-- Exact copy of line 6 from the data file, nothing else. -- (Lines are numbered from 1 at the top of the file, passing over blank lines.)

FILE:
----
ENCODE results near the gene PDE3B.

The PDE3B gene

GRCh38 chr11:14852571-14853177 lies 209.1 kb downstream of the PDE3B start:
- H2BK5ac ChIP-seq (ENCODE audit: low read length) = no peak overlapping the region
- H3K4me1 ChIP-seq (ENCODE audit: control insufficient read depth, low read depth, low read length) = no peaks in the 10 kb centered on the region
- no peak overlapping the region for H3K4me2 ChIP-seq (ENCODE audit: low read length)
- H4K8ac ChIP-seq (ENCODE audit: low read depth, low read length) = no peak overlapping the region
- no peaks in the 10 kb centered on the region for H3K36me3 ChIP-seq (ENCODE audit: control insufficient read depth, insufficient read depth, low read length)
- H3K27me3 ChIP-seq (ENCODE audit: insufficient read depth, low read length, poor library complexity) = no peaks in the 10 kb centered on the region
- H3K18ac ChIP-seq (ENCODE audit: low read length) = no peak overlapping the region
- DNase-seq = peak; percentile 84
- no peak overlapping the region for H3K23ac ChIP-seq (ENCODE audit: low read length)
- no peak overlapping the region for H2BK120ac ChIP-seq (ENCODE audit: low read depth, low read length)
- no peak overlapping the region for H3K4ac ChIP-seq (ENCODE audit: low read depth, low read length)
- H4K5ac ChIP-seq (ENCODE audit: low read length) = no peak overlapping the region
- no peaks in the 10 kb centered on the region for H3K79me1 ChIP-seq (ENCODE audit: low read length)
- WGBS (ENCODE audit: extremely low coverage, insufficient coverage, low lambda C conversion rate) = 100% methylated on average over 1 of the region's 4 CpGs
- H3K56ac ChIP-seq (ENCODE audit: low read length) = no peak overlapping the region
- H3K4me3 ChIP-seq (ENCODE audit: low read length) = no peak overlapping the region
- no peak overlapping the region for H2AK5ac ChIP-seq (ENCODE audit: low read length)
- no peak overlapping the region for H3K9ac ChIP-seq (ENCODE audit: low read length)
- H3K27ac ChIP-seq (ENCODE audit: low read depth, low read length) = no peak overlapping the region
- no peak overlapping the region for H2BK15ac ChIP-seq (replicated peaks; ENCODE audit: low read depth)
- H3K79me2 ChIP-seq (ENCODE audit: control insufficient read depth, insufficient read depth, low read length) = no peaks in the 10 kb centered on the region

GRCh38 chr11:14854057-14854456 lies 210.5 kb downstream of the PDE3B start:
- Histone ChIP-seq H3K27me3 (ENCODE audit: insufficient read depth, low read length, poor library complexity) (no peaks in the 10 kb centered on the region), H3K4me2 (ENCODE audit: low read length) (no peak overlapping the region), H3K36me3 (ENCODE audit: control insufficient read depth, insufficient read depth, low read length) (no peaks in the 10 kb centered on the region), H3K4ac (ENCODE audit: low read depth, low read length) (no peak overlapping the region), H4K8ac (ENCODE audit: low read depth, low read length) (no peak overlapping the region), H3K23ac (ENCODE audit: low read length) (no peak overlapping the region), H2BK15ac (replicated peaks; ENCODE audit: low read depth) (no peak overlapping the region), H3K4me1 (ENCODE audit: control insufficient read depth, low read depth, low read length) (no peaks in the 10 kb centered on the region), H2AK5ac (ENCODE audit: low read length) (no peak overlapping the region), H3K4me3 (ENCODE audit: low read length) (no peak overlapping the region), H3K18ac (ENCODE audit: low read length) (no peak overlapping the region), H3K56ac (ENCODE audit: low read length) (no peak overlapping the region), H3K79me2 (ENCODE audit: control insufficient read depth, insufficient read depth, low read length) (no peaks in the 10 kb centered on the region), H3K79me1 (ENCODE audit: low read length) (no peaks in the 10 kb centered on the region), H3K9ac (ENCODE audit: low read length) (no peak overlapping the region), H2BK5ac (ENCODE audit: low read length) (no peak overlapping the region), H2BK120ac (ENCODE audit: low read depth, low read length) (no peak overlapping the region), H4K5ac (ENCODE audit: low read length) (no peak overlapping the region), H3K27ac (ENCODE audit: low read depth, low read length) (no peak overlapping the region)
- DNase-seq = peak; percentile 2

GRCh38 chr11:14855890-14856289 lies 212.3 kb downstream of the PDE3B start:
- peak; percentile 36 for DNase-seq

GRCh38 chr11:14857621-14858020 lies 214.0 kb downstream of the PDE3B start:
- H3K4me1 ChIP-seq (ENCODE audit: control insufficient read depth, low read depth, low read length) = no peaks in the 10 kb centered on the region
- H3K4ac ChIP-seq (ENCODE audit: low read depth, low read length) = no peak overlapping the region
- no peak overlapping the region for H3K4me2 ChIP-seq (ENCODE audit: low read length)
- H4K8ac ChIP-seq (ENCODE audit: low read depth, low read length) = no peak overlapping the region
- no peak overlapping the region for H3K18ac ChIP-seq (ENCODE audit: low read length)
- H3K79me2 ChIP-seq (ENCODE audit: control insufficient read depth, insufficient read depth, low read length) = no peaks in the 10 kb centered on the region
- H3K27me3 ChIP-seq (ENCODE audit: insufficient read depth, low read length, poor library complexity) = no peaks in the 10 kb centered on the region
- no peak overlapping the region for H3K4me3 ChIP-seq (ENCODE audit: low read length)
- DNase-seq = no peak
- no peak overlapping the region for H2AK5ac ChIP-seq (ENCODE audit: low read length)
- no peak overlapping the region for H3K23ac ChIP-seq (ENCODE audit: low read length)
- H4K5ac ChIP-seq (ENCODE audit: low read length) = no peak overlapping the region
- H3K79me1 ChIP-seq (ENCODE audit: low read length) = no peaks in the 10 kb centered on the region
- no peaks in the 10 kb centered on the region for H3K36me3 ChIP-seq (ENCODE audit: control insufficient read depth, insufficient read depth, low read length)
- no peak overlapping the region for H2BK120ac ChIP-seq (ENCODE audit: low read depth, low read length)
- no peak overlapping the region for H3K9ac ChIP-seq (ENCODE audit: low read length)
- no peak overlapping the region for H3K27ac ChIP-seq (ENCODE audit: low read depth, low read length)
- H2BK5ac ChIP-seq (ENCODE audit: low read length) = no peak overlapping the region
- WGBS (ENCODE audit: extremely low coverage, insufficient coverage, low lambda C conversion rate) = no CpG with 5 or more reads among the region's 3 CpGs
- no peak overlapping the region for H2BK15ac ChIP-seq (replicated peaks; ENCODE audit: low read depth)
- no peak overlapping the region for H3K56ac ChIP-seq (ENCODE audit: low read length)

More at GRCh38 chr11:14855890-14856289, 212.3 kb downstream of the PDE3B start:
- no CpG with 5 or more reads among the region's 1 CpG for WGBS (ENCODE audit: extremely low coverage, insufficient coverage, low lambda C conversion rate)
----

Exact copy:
- no peak overlapping the region for H3K4me2 ChIP-seq (ENCODE audit: low read length)